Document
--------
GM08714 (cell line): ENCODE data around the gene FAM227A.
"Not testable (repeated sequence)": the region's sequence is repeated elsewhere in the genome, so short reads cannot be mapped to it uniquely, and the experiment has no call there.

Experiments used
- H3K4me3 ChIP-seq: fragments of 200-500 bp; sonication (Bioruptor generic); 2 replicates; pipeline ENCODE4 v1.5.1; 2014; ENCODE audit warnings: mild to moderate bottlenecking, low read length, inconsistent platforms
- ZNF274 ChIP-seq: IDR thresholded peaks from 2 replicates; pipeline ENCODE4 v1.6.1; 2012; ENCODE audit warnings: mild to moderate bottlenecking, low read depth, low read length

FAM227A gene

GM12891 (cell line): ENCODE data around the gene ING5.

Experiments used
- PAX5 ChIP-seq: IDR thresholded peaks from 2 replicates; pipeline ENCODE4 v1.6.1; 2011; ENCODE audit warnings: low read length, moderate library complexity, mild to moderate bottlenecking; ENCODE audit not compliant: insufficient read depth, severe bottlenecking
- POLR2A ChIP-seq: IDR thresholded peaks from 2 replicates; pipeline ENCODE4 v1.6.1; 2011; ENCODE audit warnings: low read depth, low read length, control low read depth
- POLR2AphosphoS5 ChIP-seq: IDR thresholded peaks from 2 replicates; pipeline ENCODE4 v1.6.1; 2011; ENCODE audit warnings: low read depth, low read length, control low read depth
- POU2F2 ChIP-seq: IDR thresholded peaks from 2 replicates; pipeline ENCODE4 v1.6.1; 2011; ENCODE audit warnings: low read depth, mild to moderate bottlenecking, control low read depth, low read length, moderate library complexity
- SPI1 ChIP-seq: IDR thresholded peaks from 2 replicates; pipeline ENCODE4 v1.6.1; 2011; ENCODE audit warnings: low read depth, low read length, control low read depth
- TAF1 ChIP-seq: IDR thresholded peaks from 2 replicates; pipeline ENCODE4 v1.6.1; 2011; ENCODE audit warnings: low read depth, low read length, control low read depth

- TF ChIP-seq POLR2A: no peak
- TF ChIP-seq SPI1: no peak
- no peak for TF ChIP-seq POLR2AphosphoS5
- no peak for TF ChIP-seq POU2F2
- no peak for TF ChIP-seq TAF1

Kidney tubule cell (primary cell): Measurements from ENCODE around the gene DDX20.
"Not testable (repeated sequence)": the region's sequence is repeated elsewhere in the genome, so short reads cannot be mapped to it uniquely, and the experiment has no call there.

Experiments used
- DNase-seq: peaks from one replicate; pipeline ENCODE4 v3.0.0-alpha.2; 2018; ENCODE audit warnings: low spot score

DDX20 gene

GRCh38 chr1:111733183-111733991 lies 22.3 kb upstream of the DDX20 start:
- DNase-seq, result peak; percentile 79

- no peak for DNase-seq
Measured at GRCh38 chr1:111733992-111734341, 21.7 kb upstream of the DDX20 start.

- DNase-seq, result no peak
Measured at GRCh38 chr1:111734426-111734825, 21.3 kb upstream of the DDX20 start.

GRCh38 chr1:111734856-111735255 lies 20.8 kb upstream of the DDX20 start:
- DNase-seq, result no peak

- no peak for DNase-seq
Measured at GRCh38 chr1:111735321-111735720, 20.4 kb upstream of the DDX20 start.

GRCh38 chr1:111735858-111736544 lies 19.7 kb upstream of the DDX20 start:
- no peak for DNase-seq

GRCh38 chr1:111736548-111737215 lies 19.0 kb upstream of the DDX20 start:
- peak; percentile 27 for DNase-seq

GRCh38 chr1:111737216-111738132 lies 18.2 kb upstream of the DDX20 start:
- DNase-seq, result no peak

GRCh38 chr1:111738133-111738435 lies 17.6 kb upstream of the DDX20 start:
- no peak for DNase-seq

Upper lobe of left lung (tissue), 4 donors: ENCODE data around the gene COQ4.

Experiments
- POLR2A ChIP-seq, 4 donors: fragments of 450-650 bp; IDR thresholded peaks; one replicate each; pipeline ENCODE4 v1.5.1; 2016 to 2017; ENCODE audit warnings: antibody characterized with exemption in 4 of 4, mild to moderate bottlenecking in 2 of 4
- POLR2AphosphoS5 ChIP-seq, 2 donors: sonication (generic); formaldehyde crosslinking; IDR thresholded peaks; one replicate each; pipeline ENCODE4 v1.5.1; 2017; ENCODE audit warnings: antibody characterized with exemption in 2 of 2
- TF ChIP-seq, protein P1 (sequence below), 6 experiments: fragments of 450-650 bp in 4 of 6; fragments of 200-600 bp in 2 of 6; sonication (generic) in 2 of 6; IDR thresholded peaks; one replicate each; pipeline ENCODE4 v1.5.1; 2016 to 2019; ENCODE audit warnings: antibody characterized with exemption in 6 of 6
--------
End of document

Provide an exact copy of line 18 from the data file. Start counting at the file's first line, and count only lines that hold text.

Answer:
- no peak for TF ChIP-seq POU2F2